I JUST got back from doing something that I rarely do: I went to the beach. I crossed the causeways, shelled out $4 in parking, sat on the pier and ate a chili dog.
I watched other people enjoying ice cream cones, sunning, shopping, sipping pina coladas and tentatively dipping their toes into the surf on a sunny-cool afternoon.
And it reminded me what this story is all about: a day at the beach. This weekend, when thousands of African-American college students come to Tybee Island seeking the same experience, they’ll get something different.
Some businesses will close. And the City of Tybee Island will welcome them with barricades.
I didn’t know the difference between a French barricade and Jersey barricade until the City of Tybee Island issued a press release explaining them and their use during Orange Crush, the black spring break. (French: think bike rack. Jersey: think construction site.)
The City will deploy them to control traffic (and drugs and alcohol, it says!).
The idea that “young” and “black” deserve word association with “drugs” and “alcohol” (my first association is “gifted,” a Nina Simone reference) lies, I think, at the heart of what Orange Crush has become: not the simple, everyday, all-American thing that it is, but instead some kind of local Password game where the wrong answer means “racist.”
I’m happy to report that this year’s Orange Crush has brought some needed changes that make the City of Tybee Island, at least officially, legally and on paper, less racist.
The City also will deploy the French and Jersey barricades, they say, during the St. Patrick’s and July 4th weekends. Equal inconvenience.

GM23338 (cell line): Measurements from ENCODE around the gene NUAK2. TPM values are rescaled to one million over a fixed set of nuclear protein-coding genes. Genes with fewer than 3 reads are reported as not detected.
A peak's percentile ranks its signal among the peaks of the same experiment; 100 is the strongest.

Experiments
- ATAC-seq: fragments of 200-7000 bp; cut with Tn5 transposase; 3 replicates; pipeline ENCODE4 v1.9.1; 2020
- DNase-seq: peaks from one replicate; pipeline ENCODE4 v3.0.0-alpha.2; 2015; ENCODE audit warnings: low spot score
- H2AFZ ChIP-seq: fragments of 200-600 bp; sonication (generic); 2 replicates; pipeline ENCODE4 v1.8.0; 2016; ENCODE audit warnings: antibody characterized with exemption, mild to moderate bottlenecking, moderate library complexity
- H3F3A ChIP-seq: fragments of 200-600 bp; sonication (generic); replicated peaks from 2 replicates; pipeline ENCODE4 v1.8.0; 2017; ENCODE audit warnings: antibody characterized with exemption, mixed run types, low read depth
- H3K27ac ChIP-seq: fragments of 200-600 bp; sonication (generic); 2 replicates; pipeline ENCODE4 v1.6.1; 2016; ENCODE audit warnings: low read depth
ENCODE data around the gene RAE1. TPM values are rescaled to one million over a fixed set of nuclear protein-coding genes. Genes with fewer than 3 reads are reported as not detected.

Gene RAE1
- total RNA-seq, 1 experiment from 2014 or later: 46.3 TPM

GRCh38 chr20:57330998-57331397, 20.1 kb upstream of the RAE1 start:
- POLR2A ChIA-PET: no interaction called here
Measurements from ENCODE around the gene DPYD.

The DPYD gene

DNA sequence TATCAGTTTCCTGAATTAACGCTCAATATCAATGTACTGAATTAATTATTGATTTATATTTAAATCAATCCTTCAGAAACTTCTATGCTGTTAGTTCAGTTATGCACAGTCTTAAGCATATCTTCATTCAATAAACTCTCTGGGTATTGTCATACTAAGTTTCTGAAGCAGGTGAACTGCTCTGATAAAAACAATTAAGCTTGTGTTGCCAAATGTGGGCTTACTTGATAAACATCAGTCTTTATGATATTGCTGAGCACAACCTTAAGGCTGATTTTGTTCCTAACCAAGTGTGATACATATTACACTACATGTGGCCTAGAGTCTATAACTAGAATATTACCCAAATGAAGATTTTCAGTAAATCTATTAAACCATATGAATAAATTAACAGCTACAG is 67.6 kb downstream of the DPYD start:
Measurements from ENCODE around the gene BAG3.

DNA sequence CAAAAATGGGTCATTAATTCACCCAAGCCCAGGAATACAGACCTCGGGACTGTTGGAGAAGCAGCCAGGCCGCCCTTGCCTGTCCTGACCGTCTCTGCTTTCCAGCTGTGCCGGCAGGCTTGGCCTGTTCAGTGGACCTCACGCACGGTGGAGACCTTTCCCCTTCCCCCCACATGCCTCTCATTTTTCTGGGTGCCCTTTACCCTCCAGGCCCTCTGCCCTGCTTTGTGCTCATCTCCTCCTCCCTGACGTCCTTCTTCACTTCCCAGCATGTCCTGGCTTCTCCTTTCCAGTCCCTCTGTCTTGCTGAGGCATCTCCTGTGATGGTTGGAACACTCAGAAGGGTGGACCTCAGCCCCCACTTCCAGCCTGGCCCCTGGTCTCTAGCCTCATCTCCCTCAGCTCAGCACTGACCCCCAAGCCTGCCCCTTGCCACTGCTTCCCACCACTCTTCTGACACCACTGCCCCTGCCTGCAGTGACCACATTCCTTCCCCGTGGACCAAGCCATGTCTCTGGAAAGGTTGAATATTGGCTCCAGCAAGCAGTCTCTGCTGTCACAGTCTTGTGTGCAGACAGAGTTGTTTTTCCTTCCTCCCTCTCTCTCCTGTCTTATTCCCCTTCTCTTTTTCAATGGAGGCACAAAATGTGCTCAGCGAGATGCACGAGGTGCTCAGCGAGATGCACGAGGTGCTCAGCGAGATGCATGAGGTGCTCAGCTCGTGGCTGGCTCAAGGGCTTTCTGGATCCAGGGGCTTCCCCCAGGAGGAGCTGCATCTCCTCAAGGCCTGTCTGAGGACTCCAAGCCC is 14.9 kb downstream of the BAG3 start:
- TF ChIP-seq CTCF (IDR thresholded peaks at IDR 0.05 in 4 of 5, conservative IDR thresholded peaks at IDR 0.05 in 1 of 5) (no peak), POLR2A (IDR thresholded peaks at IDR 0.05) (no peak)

Also, the City won’t enforce an ordinance from 2017 and 2018, the one that restricted public consumption of alcohol and amplified music: but only on the weekends of Orange Crush. That policy rightly earned its nickname, the “Jim Crow Ordinance,” and prompted federal intervention.
It’s hard to say how much of these improvements were, as the City says, “voluntarily initiated” by Tybee Island, or the work of a handful of dedicated anti-racist citizens combined with a guy in shades from the U.S. Department of Justice. (I actually don’t know if he wore shades, but all feds should.)
Julia Pearce met the guy.
“We’re still not at a point in our development where we can sit and talk face to face about each other,” says Pearce, a founder of Tybee MLK, who says the negotiations over these changes were so contentious, the parties had to meet in separate rooms with fed shady going between them. “There’s so much fear.”
What hasn’t changed is the fact that the City of Tybee Island is just as determined as ever to crack down on this “unpermitted” event. “Unpermitted!”
Watch this word and how it’s used. St. Patrick’s Day and July 4th also are unpermitted events, outside of the former’s signature parade and the latter’s municipal fireworks displays. And yet only Orange Crush promoters get a stern letter threatening civil and legal penalties for theirs.
Of course, whom would you threaten for St. Patrick’s Day? The bishop? Or July 4th? The Continental Congress? Frankly, Orange Crush’s biggest problem is that it is, in fact, a big and scheduled event promoted by a handful of people to profit from that all-American “Jack & Diane,” “sucking on a chili dog” and “Under the Boardwalk” that we all love.
Orange Crush promoters would do themselves and everybody a favor by working with the City to permit their event. Would that solve the real issue?
Perhaps Tybee Island Mayor Jason Buelterman summed it up best when he told me, “No matter what we do on this, people will be mad at us one way or another.” I’m sure Orange Crush feels the same.
Because I didn’t walk down that pier today with the weight of hundreds of years of socially constructed bias and fear against me. As long as large numbers of young and black people make large numbers of old and white people fear for their lives, it’s an ice cream cone, pina colada and surf toe-dip just over the mountaintop – the promised land.